Please use this identifier to cite or link to this item:
Full metadata record
DC FieldValueLanguage
dc.contributor.authorRamchand, Sabashini K-
dc.contributor.authorCheung, Y M-
dc.contributor.authorGrossmann, Mathis-
dc.identifier.citationClimacteric 2019; 22(6): 589-595en
dc.description.abstractWomen with early, estrogen receptor-positive breast cancer are treated with adjuvant endocrine therapy, using aromatase inhibitors or selective estradiol receptor modulators such as tamoxifen, to deprive breast tissue from the deleterious effects of estradiol action, hence improving long-term prognosis. Aromatase inhibitors and, in premenopausal women, tamoxifen accelerate bone loss and increase fracture risk. Therefore, all women commencing endocrine therapy need a targeted work-up to assess the baseline fracture risk, and monitoring of bone health during endocrine therapy should be individualized based on this baseline risk. While high-level evidence specific to early breast cancer is lacking, non-pharmacologic measures to maintain optimal bone health such as weight-bearing exercise and calcium and vitamin D sufficiency should be implemented in all women. Antiresorptive treatment should be initiated in all women with preexisting fragility fractures (including vertebral morphometric fractures) and should be considered in women with areal bone mineral density (BMD) T-scores < -2.0 (or Z-scores in women aged <50 years) or those experiencing rapid bone loss (≥5% per year), taking into consideration the baseline BMD and other risk factors for fracture. Further clinical trial evidence is required to provide definitive guidance regarding criteria to initiate antiresorptive treatment, choice of agents, and duration of treatment, taking into account potential oncologic benefits of antiresorptive therapy on breast cancer-related outcomes.en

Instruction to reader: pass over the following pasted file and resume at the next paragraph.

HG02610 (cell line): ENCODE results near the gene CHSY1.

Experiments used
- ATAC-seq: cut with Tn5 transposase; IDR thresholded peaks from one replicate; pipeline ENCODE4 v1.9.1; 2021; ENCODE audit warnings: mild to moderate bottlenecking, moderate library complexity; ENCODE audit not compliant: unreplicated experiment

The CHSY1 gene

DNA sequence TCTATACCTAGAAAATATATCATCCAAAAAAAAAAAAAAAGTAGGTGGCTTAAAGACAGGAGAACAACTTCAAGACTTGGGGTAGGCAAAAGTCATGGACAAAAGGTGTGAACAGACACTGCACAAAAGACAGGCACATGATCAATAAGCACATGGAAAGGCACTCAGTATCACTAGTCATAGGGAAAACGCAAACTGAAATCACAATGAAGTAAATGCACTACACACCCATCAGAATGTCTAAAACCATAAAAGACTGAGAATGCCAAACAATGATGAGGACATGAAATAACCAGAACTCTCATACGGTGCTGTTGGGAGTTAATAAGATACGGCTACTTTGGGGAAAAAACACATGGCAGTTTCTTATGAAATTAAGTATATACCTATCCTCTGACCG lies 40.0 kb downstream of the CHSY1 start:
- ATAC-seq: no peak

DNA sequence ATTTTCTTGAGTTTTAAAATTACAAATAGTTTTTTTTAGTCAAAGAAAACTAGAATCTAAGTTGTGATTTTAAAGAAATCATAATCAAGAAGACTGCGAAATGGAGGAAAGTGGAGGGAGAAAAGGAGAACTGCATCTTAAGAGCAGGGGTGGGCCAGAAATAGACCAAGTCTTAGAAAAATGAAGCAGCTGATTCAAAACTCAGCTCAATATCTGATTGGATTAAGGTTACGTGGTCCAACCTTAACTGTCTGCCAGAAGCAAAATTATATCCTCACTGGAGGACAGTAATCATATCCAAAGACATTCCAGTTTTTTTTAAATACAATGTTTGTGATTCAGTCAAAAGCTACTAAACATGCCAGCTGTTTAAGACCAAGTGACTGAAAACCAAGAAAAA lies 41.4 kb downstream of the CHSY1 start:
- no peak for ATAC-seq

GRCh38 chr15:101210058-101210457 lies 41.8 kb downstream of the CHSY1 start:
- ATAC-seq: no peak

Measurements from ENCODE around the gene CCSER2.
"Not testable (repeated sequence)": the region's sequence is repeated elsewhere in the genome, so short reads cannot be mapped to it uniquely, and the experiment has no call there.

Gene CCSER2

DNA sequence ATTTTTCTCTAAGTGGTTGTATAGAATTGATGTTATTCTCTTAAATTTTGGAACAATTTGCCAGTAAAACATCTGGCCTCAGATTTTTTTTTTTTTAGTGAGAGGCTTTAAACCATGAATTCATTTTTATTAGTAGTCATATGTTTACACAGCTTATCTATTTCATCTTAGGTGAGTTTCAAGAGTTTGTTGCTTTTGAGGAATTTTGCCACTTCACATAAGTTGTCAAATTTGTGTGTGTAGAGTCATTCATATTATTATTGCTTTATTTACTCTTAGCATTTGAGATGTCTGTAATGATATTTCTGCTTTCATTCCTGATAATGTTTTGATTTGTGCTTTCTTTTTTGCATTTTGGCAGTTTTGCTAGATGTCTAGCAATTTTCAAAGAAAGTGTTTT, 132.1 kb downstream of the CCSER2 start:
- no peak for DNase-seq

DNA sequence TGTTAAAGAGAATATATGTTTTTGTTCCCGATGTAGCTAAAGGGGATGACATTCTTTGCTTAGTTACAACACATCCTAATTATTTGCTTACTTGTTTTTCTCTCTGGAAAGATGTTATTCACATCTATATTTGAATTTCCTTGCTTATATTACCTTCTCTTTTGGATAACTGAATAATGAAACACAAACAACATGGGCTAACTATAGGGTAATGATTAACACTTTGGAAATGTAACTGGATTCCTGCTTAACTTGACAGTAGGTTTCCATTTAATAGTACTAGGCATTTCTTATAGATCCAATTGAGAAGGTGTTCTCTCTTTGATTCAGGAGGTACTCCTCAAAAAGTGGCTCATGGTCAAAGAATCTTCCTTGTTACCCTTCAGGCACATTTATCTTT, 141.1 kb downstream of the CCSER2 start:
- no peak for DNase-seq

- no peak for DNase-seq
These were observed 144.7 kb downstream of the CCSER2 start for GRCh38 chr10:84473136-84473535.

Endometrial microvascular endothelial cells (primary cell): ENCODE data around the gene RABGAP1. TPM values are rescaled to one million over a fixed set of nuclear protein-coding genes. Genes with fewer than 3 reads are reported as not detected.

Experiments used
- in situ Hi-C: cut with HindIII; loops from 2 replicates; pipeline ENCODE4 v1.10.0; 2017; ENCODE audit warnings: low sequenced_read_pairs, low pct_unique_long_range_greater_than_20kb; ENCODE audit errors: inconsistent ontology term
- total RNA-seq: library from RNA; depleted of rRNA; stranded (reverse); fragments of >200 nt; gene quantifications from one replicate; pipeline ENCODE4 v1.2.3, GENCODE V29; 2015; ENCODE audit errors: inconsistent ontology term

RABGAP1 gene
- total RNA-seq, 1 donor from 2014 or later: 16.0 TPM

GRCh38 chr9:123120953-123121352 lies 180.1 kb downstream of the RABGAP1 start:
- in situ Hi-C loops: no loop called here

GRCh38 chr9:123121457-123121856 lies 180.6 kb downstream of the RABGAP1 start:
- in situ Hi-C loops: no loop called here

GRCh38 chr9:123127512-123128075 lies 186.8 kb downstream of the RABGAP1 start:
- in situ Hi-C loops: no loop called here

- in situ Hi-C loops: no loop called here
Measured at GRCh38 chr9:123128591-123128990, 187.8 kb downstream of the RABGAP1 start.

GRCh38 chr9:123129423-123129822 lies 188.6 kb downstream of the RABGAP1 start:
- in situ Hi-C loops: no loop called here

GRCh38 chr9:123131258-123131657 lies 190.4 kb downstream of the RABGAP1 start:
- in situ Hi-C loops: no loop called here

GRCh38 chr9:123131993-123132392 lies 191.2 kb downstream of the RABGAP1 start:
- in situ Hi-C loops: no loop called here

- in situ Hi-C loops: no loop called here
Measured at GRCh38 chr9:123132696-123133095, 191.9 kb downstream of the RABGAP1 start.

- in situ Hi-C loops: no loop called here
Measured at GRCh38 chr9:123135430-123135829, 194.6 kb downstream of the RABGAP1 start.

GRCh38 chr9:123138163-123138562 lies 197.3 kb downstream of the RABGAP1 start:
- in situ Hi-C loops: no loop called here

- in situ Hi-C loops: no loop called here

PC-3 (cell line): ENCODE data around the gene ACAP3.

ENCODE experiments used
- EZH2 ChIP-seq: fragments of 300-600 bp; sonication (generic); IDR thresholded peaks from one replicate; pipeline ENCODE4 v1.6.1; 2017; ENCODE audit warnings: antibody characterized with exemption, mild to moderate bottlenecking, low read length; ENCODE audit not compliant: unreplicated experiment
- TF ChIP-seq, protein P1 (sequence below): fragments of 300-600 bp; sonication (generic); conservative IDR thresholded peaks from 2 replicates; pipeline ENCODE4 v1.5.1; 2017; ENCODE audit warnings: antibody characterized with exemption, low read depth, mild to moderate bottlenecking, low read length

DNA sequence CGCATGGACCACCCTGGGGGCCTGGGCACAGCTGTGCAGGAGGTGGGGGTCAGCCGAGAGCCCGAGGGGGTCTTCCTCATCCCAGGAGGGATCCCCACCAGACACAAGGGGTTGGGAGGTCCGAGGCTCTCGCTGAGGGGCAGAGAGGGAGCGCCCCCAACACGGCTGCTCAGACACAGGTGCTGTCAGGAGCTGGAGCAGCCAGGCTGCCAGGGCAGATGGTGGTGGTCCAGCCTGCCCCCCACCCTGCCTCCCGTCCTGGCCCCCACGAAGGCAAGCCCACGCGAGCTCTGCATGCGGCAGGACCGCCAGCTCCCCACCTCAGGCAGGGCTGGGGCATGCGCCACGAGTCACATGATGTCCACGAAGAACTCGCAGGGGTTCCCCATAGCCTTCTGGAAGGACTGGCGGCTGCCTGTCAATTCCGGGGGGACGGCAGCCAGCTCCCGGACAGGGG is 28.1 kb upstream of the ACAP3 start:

dc.subjectBone densityen
dc.subjectbreast canceren
dc.subjectestradiol deprivationen
dc.titleBone health in women with breast cancer.en
dc.typeJournal Articleen
dc.identifier.affiliationDepartment of Endocrinology, Austin Health, Heidelberg, Victoria, Australiaen
dc.identifier.affiliationDepartment of Medicine, Austin Health, The University of Melbourne, Heidelberg, Victoria, Australiaen
dc.type.austinJournal Article-
item.fulltextNo Fulltext-
item.openairetypeJournal Article-
item.languageiso639-1en- (University of Melbourne)-
Appears in Collections:Journal articles
Show simple item record

Page view(s)

checked on Jan 29, 2023

Google ScholarTM


Items in AHRO are protected by copyright, with all rights reserved, unless otherwise indicated.